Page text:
The high-quality sound module of the DTX562K provides a wide variety of features designed for hybrid setups, complementing both acoustic and electronic drums and cymbals.
The DTX-502 module offers great built-in features and functions that would help you both in your training and sound recording. It contains 691 sounds, 50 drum kit presets, 50 user-defined kits, 128 melodies, and training functions, which are all guaranteed to give you a rich playing experience.
Quick Access Metronome
The sound module supports tap-tempo, and an adjustable click track with a range of 30 Bpm to 300 Bpm. You can further adjust the click by putting accents on specific note subdivisions such as the quarter note, 8th note, or 16th notes. The module also offers a metronome capable of providing a solid tempo for different time signatures.
With Yamaha’s DTX502 sound module, you can easily use any of your VSTi plug-ins and assign them to your kit.
With the right settings and configuration, you can implement and assign triggers and sounds, and access a wider range of options that would make your kit sound the way you want it to be.
Sound layering is also possible with the kit’s sound module, allowing you to customize more sounds, melodies, and kits to your liking.
Integrating Electronic-Acoustic sounds
As mentioned earlier the sound module is designed to handle hybrid kits, meaning you can both use Yamaha’s electronic pads together with your acoustic drums/setup.
Adding electronic pads
To add drum pads in your setup, you’ll need to attach Yamaha’s CSAT924A cymbal stand with an acoustic drum holder. The module supports 12 input triggers. Given that you originally have 8-pieces of input pads, you can assign 4 more additional pads.
Using an Acoustic drum
On the other hand, if you plan to use an acoustic drum, you can attach a signal trigger to any of your drums and connect it with your sound module. The signal trigger sends a signal to your sound module, and depending on what response you want to happen, the acoustic kit and the sound module will produce one solid sound. This is ideal if you want to put more sustain, or natural reinforcements on the sound of your acoustic kit.
Yamaha offers a wide variety of training functions with this drum kit which is beneficial for your improvement as a drummer. Some of the things that the kit offer is Tempo increase/decrease, click/sound muting, Fast blast, groove, measure break, and Rhythm gate.
These features are all in the module’s training mode, giving you an accurate visualization of your hits so you can work well consistently with the song’s groove and time.
Play-along and Recording
Aside from the training functions of the sound module, it also offers massive play-along tracks. With this feature, you can play along with the built-in songs or records, or you can import your Wav files so you can practice on any song you want.
If you want to work on a specific part of a song, you can mute, or loop specific parts until you feel comfortable playing it.
Furthermore, the sound module has a recording function which you can easily start by clicking the record button.
You can choose to record your performance with the preset songs, allowing you to evaluate your performance by listening to the recording afterward. You can also save any of your recordings or songs after performance.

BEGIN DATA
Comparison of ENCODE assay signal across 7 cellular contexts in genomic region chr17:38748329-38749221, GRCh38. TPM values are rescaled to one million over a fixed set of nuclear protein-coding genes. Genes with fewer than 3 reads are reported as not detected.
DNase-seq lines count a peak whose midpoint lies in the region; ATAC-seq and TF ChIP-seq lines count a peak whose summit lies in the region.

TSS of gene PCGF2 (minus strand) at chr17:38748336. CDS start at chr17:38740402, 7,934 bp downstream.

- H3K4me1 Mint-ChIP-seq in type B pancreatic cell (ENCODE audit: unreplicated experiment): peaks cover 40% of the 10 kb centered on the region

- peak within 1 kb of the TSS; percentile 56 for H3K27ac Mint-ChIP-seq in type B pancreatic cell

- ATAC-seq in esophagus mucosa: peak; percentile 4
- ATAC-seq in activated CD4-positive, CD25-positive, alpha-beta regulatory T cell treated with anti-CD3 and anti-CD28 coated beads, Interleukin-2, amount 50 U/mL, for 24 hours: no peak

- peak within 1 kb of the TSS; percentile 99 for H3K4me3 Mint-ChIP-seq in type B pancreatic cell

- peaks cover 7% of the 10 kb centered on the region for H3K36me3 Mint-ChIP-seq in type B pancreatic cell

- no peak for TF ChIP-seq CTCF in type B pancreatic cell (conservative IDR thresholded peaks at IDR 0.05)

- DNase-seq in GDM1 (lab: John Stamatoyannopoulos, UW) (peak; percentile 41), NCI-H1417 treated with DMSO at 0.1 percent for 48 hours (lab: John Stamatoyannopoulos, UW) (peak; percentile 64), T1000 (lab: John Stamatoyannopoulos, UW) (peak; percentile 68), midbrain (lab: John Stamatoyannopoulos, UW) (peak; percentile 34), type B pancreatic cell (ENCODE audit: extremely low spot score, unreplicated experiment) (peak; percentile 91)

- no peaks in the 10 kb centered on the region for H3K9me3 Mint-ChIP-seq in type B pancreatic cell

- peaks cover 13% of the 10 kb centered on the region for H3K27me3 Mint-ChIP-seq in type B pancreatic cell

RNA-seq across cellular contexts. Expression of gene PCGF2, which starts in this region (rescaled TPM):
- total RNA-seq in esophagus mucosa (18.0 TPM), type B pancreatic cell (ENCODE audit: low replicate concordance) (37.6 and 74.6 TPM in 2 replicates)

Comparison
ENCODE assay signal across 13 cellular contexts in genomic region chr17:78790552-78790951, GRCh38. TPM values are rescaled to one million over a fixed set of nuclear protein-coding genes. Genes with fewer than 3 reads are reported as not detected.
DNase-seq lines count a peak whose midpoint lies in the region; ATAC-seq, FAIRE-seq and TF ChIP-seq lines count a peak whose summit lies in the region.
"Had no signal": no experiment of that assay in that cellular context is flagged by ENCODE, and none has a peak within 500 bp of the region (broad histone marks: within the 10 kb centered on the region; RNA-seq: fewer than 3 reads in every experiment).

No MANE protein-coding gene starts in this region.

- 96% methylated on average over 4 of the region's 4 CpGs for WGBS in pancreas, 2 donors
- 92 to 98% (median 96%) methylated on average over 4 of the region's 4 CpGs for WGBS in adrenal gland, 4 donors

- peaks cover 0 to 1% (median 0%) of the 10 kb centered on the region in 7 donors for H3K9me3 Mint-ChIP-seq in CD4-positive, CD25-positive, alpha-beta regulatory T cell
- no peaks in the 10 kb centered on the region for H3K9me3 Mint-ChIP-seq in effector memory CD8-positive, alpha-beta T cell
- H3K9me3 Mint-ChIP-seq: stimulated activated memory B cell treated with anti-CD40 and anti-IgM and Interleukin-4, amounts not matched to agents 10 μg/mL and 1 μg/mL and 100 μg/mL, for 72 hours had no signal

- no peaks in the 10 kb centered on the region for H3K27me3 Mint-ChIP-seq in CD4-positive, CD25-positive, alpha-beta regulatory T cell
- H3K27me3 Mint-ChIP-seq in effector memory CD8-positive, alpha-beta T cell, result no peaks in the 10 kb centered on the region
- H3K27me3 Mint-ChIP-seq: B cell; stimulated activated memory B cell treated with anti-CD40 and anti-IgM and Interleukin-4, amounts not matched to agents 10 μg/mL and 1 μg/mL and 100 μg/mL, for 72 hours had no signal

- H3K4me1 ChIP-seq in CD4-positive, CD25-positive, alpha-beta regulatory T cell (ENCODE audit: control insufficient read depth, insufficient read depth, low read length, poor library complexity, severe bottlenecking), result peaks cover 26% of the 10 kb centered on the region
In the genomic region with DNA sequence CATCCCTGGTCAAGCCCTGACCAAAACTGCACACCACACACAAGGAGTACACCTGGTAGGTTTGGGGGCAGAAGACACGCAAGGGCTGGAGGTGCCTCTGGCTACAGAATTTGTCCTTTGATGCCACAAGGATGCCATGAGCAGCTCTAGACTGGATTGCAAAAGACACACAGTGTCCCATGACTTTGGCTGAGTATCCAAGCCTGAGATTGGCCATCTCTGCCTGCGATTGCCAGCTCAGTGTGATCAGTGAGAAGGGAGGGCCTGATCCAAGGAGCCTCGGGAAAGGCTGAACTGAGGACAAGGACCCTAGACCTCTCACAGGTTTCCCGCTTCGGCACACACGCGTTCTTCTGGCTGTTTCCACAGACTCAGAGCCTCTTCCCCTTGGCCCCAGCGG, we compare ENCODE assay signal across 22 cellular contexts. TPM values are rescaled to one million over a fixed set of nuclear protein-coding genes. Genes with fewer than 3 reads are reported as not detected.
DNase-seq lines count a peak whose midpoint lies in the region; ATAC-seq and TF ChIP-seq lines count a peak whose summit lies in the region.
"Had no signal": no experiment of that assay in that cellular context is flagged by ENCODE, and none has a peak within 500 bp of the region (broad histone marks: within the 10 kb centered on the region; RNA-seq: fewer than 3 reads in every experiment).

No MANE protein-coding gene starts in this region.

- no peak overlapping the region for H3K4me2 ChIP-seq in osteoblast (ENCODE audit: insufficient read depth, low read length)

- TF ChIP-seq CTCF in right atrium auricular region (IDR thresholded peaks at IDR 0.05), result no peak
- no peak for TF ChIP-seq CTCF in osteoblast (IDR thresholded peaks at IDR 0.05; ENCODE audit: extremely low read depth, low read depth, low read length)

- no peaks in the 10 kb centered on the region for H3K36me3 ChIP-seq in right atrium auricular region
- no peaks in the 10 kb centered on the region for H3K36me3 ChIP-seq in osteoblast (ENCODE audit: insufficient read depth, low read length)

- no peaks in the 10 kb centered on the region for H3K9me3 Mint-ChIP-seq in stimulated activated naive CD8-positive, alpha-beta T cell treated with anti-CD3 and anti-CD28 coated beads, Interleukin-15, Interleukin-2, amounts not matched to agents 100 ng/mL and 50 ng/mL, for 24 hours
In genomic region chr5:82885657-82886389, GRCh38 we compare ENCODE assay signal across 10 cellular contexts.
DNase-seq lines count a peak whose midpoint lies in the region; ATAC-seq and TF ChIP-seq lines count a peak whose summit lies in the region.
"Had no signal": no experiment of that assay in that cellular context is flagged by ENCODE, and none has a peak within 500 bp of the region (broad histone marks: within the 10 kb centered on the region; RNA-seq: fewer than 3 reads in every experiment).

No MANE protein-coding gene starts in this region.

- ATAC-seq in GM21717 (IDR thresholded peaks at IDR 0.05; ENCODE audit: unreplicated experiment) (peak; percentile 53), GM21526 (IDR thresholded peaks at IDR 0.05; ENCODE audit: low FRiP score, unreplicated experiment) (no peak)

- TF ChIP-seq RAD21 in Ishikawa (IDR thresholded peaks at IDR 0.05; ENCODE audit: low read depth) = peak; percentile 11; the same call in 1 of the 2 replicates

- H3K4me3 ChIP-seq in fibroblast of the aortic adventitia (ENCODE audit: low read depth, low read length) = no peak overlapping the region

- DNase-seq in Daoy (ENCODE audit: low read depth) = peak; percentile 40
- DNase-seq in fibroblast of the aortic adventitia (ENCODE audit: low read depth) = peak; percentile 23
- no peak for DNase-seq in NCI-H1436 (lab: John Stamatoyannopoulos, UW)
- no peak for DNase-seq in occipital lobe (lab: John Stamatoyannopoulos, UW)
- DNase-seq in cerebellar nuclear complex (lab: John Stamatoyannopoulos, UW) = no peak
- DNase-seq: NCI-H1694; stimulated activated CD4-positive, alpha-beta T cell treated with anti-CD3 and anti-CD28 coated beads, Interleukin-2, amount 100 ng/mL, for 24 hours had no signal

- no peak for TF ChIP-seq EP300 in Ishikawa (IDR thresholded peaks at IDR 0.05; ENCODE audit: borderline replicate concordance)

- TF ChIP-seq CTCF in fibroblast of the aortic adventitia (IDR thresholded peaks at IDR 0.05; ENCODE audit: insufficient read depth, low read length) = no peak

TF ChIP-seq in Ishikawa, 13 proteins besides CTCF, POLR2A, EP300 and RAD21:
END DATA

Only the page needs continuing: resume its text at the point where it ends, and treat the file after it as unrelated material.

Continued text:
Connectivity and Compatibility
In terms of connectivity, you can connect the sound module to your computer through a USB host-port to perform more advanced functions with your Digital audio workstation software.
The DTX-502 is also compatible with MIDI Devices and could also be used as a MIDI-controller.
Setting up Yamaha DTX562K
The Rack is partially pre-assembled upon purchase, making the DTX562K setup of this kit a lot easier. First, you can start by connecting the cymbal arms, and flank legs on the rack, then the drum pads on their specific rods on the rack.
Attach the snare pad on the lowest left rod, the two XP70 7-inch rack toms on the middle, and the XP70 floor tom on the rightmost rod.
After that, you can now position the cymbals on the cymbal arms and adjust the height to suit your reach and preference. The kick pad is intuitive to set up, make sure it stands firmly on a vertical position, and attach any of your kick drum pedal on the base of the KP65 Kick Drum.
Like most electric kits, plastic or non-felt beaters are recommended. Finally, once you have properly connected the cables to the sound module, and set up the right triggers, you can now start playing.
Alternatives to DTX562K
If you are looking for a kit similar to DTX562, there are good electronic kits in the market offering competitive features at the same price range.
For one, Roland’s TD-25KV is a good consideration for its features and price. The pads are made of mesh heads, so if you prefer to mesh more than Yamaha’s Silicone pads, you might want to check the TD-25KV in detail here.
Another good alternative is the Alesis DM10 MKII. For a price almost similar to Yamaha DTX562K, the DM10 MKII offers a wider setup featuring 6 pieces of drum pads, 2 crash cymbals, 1 ride cymbal, and a complete hi-hat.
If you think you’ll need a bigger setup than what the Yamaha DTX562K offers, the DM10 MKII is indeed a great option.
Summing it up
The Yamaha DTX562K is a great option that comes with a uniquely powerful sound module, versatile for all your drumming needs.
With this module, you can use any of your acoustic drums together with the electronic pads to create one solid hybrid acoustic-electronic setup. All drum pads are made from Yamaha’s unique Silicone heads, designed for maximum playability with the least amount of sound.
Positional sensing for the snare pad allows dynamic techniques from silent ghost notes to multiple buzz rolls. The cymbal pads integrated with a triple-zone sensing technology offer similar acoustics and response as that of copper-based cymbals.
The training functions, Kit customization, play-along songs, and recording features are some of the things that made the Yamaha DTX562K stand out. If the price is not a problem for you, this kit will leave you breathless and engaged to pursue improvement in your drumming pursuit.